mscroggs.co.uk
mscroggs.co.uk

subscribe

Blog

 2020-05-15 
This is a post I wrote for The Aperiodical's Big Lock-Down Math-Off. You can vote for (or against) me here until 9am on Sunday...
Recently, I came across a surprising fact: if you take any quadrilateral and join the midpoints of its sides, then you will form a parallelogram.
The blue quadrilaterals are all parallelograms.
The first thing I thought when I read this was: "oooh, that's neat." The second thing I thought was: "why?" It's not too difficult to show why this is true; you might like to pause here and try to work out why yourself before reading on...
To show why this is true, I started by letting \(\mathbf{a}\), \(\mathbf{b}\), \(\mathbf{c}\) and \(\mathbf{d}\) be the position vectors of the vertices of our quadrilateral. The position vectors of the midpoints of the edges are the averages of the position vectors of the two ends of the edge, as shown below.
The position vectors of the corners and the midpoints of the edges.
We want to show that the orange and blue vectors below are equal (as this is true of opposite sides of a parallelogram).
We can work these vectors out: the orange vector is$$\frac{\mathbf{d}+\mathbf{a}}2-\frac{\mathbf{a}+\mathbf{b}}2=\frac{\mathbf{d}-\mathbf{b}}2,$$ and the blue vector is$$\frac{\mathbf{c}+\mathbf{d}}2-\frac{\mathbf{b}+\mathbf{c}}2=\frac{\mathbf{d}-\mathbf{b}}2.$$
In the same way, we can show that the other two vectors that make up the inner quadrilateral are equal, and so the inner quadrilateral is a parallelogram.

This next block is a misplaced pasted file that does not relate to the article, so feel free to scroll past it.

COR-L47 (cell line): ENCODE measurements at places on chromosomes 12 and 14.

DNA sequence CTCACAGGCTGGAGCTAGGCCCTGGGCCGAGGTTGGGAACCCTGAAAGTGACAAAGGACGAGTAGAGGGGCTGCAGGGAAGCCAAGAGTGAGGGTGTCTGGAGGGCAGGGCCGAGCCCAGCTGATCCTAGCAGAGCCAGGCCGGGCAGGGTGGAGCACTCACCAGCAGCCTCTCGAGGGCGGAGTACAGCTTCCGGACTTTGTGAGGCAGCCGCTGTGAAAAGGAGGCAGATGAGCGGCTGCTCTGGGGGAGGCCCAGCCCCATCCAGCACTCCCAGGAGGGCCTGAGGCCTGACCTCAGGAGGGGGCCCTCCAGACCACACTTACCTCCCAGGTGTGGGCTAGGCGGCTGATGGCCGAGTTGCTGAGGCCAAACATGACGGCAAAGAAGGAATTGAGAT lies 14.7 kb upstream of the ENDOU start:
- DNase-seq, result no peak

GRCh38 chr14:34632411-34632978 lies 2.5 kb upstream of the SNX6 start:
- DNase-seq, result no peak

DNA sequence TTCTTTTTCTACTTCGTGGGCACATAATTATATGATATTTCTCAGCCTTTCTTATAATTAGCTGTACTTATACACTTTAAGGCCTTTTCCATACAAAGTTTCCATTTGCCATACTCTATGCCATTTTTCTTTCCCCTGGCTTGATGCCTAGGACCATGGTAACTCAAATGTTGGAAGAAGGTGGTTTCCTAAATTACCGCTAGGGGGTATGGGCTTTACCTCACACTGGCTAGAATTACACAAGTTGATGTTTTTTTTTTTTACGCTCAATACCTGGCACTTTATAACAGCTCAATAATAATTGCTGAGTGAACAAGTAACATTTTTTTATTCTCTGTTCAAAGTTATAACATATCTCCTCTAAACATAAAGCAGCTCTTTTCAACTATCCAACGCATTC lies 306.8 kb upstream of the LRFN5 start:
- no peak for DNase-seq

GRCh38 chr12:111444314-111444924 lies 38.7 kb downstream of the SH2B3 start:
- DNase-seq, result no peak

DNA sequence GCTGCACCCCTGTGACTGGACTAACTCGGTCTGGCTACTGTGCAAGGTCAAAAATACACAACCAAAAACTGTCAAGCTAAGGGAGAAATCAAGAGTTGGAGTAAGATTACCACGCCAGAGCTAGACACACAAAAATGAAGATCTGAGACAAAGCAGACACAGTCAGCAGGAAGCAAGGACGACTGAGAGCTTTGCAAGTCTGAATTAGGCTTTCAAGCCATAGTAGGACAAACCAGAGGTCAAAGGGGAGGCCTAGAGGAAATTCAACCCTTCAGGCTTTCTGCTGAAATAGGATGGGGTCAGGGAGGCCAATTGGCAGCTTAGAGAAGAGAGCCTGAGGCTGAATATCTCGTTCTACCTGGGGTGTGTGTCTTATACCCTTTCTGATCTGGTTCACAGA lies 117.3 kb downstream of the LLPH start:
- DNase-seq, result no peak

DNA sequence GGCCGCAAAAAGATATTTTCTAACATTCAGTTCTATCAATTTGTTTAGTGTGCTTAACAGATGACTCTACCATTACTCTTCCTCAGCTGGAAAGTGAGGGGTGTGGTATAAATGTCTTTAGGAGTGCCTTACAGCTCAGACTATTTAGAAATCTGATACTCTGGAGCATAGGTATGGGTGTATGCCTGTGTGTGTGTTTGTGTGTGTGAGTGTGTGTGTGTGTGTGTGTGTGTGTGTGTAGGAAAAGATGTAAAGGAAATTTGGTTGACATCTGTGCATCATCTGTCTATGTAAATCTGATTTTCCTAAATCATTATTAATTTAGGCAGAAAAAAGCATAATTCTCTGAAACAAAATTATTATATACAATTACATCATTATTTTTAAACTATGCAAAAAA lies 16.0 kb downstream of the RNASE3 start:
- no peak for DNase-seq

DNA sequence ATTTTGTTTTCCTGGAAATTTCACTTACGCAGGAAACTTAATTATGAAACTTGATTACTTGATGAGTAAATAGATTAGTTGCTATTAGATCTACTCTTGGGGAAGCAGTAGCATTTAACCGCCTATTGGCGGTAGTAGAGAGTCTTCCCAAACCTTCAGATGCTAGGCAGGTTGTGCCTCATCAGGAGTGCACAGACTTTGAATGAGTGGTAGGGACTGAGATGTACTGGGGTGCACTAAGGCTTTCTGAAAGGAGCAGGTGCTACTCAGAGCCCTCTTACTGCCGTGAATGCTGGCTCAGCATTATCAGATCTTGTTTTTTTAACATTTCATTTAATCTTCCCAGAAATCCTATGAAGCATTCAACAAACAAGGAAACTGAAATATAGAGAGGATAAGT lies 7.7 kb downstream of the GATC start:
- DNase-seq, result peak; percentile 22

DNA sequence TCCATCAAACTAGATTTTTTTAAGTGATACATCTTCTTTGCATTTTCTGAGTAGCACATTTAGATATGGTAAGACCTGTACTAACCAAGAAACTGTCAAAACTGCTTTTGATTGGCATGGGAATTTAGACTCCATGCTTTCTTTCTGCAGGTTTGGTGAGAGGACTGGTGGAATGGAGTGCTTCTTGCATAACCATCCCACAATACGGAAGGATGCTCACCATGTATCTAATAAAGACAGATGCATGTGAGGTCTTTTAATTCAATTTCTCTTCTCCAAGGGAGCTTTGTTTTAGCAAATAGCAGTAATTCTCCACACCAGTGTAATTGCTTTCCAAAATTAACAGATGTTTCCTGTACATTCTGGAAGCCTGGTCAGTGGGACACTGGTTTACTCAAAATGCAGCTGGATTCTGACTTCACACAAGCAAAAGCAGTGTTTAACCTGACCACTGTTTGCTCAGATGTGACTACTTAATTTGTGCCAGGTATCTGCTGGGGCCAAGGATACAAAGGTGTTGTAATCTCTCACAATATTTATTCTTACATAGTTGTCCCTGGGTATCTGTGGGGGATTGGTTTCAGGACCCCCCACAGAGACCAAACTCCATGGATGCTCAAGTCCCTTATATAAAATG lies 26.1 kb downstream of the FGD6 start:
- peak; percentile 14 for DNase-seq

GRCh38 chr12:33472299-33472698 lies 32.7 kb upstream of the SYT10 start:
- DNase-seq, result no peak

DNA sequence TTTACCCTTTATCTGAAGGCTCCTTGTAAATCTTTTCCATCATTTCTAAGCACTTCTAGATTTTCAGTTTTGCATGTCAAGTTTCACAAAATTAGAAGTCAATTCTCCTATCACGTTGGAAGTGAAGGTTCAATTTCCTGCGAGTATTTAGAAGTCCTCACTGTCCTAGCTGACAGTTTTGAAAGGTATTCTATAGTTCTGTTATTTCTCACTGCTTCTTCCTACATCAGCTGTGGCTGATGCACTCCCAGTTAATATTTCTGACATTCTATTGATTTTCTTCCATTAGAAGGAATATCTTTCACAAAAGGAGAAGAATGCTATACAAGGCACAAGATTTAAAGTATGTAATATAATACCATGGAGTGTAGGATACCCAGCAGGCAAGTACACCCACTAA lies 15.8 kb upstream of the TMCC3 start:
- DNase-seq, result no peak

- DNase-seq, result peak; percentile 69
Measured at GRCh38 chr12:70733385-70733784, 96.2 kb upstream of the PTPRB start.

Going backwards

Even though I now saw why the surprising fact was true, my wondering was not over. I started to think about going backwards.
It's easy to see that if the outer quadrilateral is a square, then the inner quadrilateral will also be a square.
If the outer quadrilateral is a square, then the inner quadrilateral is also a square.
It's less obvious if the reverse is true: if the inner quadrilateral is a square, must the outer quadrilateral also be a square? At first, I thought this felt likely to be true, but after a bit of playing around, I found that there are many non-square quadrilaterals whose inner quadrilaterals are squares. Here are a few:
A kite, a trapezium, a delta kite, an irregular quadrilateral and a cross-quadrilateral whose innner quadrilaterals are all a square.
There are in fact infinitely many quadrilaterals whose inner quadrilateral is a square. You can explore them in this Geogebra applet by dragging around the blue point:
As you drag the point around, you may notice that you can't get the outer quadrilateral to be a non-square rectangle (or even a non-square parallelogram). I'll leave you to figure out why not...

Similar posts

Mathsteroids
Interesting tautologies
Big Internet Math-Off stickers 2019
Runge's Phenomenon

Comments

Comments in green were written by me. Comments in blue were not written by me.
Nice post! Just a minor nitpick, I found it weird that you say "In the same way, we can show that the other two vectors that make up the inner quadrilateral are equal, and so the inner quadrilateral is a parallelogram."